Tying terror into knots.

The terror comes undeniably and entirely from within myself.  

There is no pain during the radiation treatments for my cancer.  No stinging sharpness, no thundering jolts, no stifling enclosures.  I’m even allowed to listen to music that I choose, and a nearby fan creates a soft breeze across my body.  Everyone is polite and compassionate.

But I am excrusiatingly claustrophobic. And the room is dark and hard-metal grey.  And I must lie perfectly still, completly alone, on the stiff and narrow, unforgiving table, with my feet sometimes bound together.   

And there is – for my particular treatment – a specially fitted mask fastened very, very tightly across my face and head.  It is made of a hard wire mesh that has been shaped to encase my face exactly.  The technicians have kindly cut slits in it across my mouth and eyelids and throat.  Yet it is utterly unmoving when attached to the end of the table, holding my head perfectly immobile – critical for the radiation to be focused with absolute precision on the place to be healed.

I understand.  My intellect understands.  But my terror still overwhelms me.  It fills my body with ice and lead; it bleeds and blanches into my head and heart and arms and legs and belly and back with a surging desire to plead for it to stop, to lash out, to run.

The first day, I managed to endure it – but only just.  And I knew I could not do it for 24 more days, five days a week, for five weeks.  After that first session, I sat in my car shaking and trembling and weeping and sick.  So I drank ice cold water and ate dark chocolate (my go-to self-soothing protocol) until I could at least drive home.  But for the rest of that afternoon and night I fretted and cried and slept in fits and starts – and tried to conjure up ways I could possibly deal with this admittedly self-induced terror that came rushing up from who-knows-what black dungeon of my mind or memories or madness.

In the predawn darkness of the next morning, some loving unseen guiding influence caused me to instinctively reach down to the foot of my bed and touch my bathrobe – and I pulled the sash of it free from its loops.  It felt soft and relatively thin and stretchy.  And in the dark, lying still and flat on my back, not moving my head, not looking at my hands (which I held low, about waist high), I began tying knots in the sash, along its entire length, one after another after another.  And then I untied them all, one at a time.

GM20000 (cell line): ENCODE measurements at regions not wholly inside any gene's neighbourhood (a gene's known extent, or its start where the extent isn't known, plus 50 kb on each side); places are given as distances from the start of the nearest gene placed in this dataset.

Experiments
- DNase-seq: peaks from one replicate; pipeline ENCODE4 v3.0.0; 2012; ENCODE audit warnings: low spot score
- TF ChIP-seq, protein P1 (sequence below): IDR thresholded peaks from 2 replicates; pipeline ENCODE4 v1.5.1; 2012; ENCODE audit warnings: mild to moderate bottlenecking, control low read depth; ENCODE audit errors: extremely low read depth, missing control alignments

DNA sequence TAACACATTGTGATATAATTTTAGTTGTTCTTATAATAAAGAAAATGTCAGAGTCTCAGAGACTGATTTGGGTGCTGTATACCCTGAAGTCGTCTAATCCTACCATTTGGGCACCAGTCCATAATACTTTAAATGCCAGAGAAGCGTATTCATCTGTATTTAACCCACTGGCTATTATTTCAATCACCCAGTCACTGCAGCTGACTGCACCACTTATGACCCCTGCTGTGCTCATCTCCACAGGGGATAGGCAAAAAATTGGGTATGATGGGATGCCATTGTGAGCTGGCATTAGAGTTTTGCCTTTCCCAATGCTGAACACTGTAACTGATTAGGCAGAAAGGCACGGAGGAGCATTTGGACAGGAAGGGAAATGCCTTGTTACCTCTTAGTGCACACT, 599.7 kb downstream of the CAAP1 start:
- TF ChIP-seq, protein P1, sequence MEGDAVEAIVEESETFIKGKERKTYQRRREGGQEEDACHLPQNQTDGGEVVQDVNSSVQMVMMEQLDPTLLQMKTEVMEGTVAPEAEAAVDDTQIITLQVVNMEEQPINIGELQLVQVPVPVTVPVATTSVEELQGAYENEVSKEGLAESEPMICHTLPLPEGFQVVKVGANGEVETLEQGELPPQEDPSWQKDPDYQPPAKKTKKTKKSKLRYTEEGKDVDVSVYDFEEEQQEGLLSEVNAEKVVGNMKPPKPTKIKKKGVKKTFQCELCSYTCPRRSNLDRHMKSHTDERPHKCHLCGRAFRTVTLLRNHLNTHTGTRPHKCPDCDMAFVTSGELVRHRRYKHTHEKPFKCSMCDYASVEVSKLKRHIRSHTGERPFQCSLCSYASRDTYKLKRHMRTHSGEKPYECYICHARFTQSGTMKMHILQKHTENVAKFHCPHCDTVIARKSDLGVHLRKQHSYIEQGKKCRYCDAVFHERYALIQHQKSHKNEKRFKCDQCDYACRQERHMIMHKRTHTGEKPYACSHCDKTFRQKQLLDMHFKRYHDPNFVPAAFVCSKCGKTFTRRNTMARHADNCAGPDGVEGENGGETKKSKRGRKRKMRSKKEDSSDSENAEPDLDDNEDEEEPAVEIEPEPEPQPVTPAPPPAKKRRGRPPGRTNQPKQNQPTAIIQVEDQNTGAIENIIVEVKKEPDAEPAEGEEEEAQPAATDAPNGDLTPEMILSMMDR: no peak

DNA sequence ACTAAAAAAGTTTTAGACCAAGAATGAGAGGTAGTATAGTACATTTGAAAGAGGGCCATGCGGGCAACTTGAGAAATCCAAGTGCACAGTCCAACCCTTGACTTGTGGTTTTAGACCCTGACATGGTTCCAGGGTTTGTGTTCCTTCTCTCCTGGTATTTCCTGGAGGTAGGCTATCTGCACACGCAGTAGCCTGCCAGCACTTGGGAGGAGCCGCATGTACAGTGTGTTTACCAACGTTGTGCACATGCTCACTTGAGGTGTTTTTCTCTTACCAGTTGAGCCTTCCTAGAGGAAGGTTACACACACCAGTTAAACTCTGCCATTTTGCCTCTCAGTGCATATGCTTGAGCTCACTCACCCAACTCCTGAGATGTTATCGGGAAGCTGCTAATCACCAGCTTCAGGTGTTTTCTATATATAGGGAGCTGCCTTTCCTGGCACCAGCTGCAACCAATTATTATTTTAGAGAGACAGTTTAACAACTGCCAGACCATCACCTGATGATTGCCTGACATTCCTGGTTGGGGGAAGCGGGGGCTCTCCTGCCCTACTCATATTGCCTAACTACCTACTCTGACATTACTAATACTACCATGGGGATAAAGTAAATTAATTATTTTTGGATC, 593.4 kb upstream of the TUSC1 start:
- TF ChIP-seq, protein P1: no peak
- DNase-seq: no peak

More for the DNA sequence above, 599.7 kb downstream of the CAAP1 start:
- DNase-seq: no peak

My mind was focused on the image of my hands and the knots and the sash that I could not see.  Mentally, I was entirely “in the moment.”  While my hands were simultaneously releasing repressed kinetic energy, feeling their way in the dark as they performed and repeated this simple task requiring only small familiar movements.  I wondered how much time had passed.  My senses felt it had been about two minutes; but the clock told me it had been closer to twelve.  And I knew this could work; this tying and untying of knots could allow me to get through my terror of the sessions.

Long ago, I learned the mystical (yet scientifically proven) connection between our brains and our hands.  It’s the reason I must always write out by hand all my columns and stories before I keyboard them into the computer.  It’s the reason our children should still be taught cursive writing – to develop that essential connection between brain and hand and thought and perception.  And, now, this undeniably significant connection was allowing me the focus and release that I so desperately needed – through the simple task of tying knots – while lying on a table, physically helpless, terrified, in order to be healed.

By the time you read this column, I will have completed four of the five weeks of my treatments.  And I have calculated that I will have tied and untied more than 630 knots in my trusty old bathrobe sash (I do sometimes switch to a thin, soft rope to keep my hands amused and interested). 

And during those days and weeks, I’ve sometimes also imbued the knots with meanings:  each one might become a plea or a prayer, a gratitude or a regret; sometimes it’s the image of a person or an animal I’ve loved, or a place I’ve been to or imagined into being.  But mostly they’re just simple knots – over and under and through and back again.  And sometimes my fingers still tremble violently, and the terror wants to break through.  And then I think of poet Rainer Rilkey’s words reminding me to “Let everything happen to you:  beauty and terror.”  And I name the next knot “cancer,” and the next one “healing.” 

Tied and untied, cinched and unleashed, they have become my faithful knots of survival.  They have become my knots of beauty as well as of terror.